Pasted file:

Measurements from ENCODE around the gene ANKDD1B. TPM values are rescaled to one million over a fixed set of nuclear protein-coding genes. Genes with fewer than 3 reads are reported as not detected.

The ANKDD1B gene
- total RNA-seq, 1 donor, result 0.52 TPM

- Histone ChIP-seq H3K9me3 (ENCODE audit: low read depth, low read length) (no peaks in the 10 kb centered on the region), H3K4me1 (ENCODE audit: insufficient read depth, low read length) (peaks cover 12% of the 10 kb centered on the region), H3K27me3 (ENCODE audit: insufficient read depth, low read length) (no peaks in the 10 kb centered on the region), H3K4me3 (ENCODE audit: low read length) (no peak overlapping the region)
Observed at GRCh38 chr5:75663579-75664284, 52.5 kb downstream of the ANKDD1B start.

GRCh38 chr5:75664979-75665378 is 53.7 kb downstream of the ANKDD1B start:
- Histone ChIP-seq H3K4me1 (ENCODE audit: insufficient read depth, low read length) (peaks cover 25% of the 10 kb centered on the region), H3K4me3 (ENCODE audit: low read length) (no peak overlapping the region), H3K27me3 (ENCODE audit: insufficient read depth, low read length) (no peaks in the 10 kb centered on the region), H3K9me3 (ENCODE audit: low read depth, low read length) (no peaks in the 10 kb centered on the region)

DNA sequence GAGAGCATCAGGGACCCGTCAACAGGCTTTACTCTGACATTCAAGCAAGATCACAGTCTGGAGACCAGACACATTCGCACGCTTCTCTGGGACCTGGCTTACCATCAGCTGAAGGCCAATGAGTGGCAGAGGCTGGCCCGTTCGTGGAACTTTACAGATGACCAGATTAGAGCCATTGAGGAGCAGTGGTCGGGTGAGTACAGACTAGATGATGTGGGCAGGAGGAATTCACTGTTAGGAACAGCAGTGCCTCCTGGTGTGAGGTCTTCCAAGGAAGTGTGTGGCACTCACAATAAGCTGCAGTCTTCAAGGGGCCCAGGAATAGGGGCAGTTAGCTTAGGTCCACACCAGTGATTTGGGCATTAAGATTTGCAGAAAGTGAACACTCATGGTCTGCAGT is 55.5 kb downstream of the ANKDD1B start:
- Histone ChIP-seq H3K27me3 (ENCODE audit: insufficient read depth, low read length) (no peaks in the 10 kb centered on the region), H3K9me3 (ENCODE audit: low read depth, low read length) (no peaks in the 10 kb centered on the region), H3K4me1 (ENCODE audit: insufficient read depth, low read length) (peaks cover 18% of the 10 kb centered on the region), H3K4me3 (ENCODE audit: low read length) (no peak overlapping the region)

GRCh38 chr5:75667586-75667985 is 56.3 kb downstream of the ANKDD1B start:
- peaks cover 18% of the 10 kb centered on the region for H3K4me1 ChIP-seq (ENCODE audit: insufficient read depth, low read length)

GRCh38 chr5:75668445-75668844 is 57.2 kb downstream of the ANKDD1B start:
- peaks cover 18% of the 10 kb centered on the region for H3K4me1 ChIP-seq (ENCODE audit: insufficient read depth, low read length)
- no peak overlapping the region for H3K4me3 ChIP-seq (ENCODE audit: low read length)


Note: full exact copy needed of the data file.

Measurements from ENCODE around the gene ANKDD1B. TPM values are rescaled to one million over a fixed set of nuclear protein-coding genes. Genes with fewer than 3 reads are reported as not detected.

The ANKDD1B gene
- total RNA-seq, 1 donor, result 0.52 TPM

- Histone ChIP-seq H3K9me3 (ENCODE audit: low read depth, low read length) (no peaks in the 10 kb centered on the region), H3K4me1 (ENCODE audit: insufficient read depth, low read length) (peaks cover 12% of the 10 kb centered on the region), H3K27me3 (ENCODE audit: insufficient read depth, low read length) (no peaks in the 10 kb centered on the region), H3K4me3 (ENCODE audit: low read length) (no peak overlapping the region)
Observed at GRCh38 chr5:75663579-75664284, 52.5 kb downstream of the ANKDD1B start.

GRCh38 chr5:75664979-75665378 is 53.7 kb downstream of the ANKDD1B start:
- Histone ChIP-seq H3K4me1 (ENCODE audit: insufficient read depth, low read length) (peaks cover 25% of the 10 kb centered on the region), H3K4me3 (ENCODE audit: low read length) (no peak overlapping the region), H3K27me3 (ENCODE audit: insufficient read depth, low read length) (no peaks in the 10 kb centered on the region), H3K9me3 (ENCODE audit: low read depth, low read length) (no peaks in the 10 kb centered on the region)

DNA sequence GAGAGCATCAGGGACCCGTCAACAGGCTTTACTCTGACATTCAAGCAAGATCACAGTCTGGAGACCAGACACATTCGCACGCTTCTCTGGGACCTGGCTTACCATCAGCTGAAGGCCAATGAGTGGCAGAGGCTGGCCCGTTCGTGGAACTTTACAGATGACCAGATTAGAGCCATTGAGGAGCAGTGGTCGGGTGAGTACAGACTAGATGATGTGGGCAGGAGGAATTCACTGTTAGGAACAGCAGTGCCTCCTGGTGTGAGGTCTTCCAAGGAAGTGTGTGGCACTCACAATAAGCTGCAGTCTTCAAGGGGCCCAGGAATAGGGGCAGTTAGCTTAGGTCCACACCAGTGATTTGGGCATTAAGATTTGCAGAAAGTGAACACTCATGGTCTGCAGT is 55.5 kb downstream of the ANKDD1B start:
- Histone ChIP-seq H3K27me3 (ENCODE audit: insufficient read depth, low read length) (no peaks in the 10 kb centered on the region), H3K9me3 (ENCODE audit: low read depth, low read length) (no peaks in the 10 kb centered on the region), H3K4me1 (ENCODE audit: insufficient read depth, low read length) (peaks cover 18% of the 10 kb centered on the region), H3K4me3 (ENCODE audit: low read length) (no peak overlapping the region)

GRCh38 chr5:75667586-75667985 is 56.3 kb downstream of the ANKDD1B start:
- peaks cover 18% of the 10 kb centered on the region for H3K4me1 ChIP-seq (ENCODE audit: insufficient read depth, low read length)

GRCh38 chr5:75668445-75668844 is 57.2 kb downstream of the ANKDD1B start:
- peaks cover 18% of the 10 kb centered on the region for H3K4me1 ChIP-seq (ENCODE audit: insufficient read depth, low read length)
- no peak overlapping the region for H3K4me3 ChIP-seq (ENCODE audit: low read length)